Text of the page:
We continued on up and reached a nice lookout point of open rocks on the western side of the mountain, about ¾ of the way up. Henry and Makenzie made me very nervous by straying perilously close to the dropoff edge, but both seemed completely unconcerned, and of course, were no more likely to jump off the edge that I was. The last push to the summit went quickly, and about 1.5 hours after starting, we hit the open, flat, grassy summit ridge. I followed this to the east for some ways before finding a pile of rock that was the obvious high point. The wind was blowing briskly from the south, but I found that if I sat behind some of the high rocks it was perfectly calm and warm, so I relaxed for some time, snacking on granola and a fantastic HoneyCrisp apple. The summit ridge was fairly long, so we continued on east for quite a ways to another lesser high point that offered a nice view of ranked peak 6712 to the east, as well as views down into the lower Poudre Canyon. The location embodied everything that is awesome about the lower Poudre Canyon in winter: snow-free south slopes, tawny grass and cactus, lots of lichen-splattered boulders, blue sky, fair weather, and fabulous unobstructed views for miles.
We turned around, retraced our steps to the summit, then headed straight north to the saddle with the next peak to the north. Instead of heading down the gulch to the west to rejoin the trail, I sidehilled along the isoline to the northwest until I hit the official trail further towards Greyrock, then continued on to the junction at the base of Greyrock. From there, we followed the Meadow Trail over ranked peak 7180, though I didnít hit the summit on this particular day, and then downhill to the south through the very large grassy south slope where the trail does a big switchback.
Just before the trail left the ridge and jumped off into the conifer-cloaked gulch, I split off and headed south along the ridgeline towards peak 6740. I bypassed a couple of knobs on the ridge, and had to put my gators on as I got closer to peak 6740 because of the snow. The afternoon was warm and sunny, and it was a pleasant scramble through thick brush into the trees, then up a steep slope with thick conifers to the grassy summit. Makenzie and Henry, masters of all-wheel drive, trotted up ahead of me with a nonchalance that only dogs can muster in such territory. I find that hiking with them is so enjoyable because I can live vicariously through their free-spirited roving, as it takes them across terrain with an ease and grace that is completely unknown to me. From the top of Peak 6740, all of Poudre Park lay below, and it was the first time Iíd ever gotten a good idea of how this little settlement is laid out, since you canít see much from the highway. We all walked west a bit to a lesser high point of flat rocks laid on end, and though the dogs couldnít get up there, I could, though views to the west were still hampered by pines and junipers.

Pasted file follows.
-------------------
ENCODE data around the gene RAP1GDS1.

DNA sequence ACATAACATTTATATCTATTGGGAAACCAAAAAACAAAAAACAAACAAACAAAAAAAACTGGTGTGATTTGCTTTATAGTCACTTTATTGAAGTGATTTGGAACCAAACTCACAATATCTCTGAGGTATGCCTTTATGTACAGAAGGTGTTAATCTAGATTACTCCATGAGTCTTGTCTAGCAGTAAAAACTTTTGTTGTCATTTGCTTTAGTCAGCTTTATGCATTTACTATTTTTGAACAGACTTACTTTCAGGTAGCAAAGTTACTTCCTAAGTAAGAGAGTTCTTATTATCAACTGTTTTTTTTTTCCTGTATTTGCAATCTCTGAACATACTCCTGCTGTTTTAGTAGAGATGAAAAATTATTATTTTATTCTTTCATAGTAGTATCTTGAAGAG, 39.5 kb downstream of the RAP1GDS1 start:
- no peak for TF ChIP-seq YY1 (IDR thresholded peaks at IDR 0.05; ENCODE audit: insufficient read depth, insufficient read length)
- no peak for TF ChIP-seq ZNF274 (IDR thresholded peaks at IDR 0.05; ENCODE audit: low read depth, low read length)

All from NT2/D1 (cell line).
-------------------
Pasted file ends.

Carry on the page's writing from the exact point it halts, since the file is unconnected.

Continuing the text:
There is a tempting ridge to the southeast from this summit, and I considered heading down that way. I feared getting into steep, snowy slopes on the return to the trail via the north face of the ridge further down, so I ultimately simply retraced my steps to the first saddle, and then followed the drainage down to the trail, where it was easy walking back to the car. In all, a wonderful 4.5-hour trip. I imagine that one could include Greyrock and Peak 7180 in a single hike and add no more than another hour to the trip, making an impressive 4-peak hike in under 6 hours.
Peaks 7456, 7681 and Greyrock
7681 (North Greyrock)
November 12, 2011
On a last-minute whim, I called Christine and we met at Ted's place an hour later, then carpooled up the Greyrock parking lot. The forecast had called for high winds and a winter storm warning for the mountains, but the sky was blue and the air was very calm as we marched across the bridge over the River Poudre. "Ha! Those silly meteorologists!", we laughed, and enjoyed the wonderful hike up the canyon trail to Greyrock Meadows. The wind arrived around that time, and put to rest any more talk of missed forecast. Holy Moses, did the wind come! Estes Park to the south clocked 77mph gusts, and a bit east of that, and only 8-10 miles due south of us, a weather station saw a 99 mph gust. Further south still, Frisco saw 115 mph. It was just insane. Not a perfect day to try topping bald, exposed peaks. But, we tried anyway.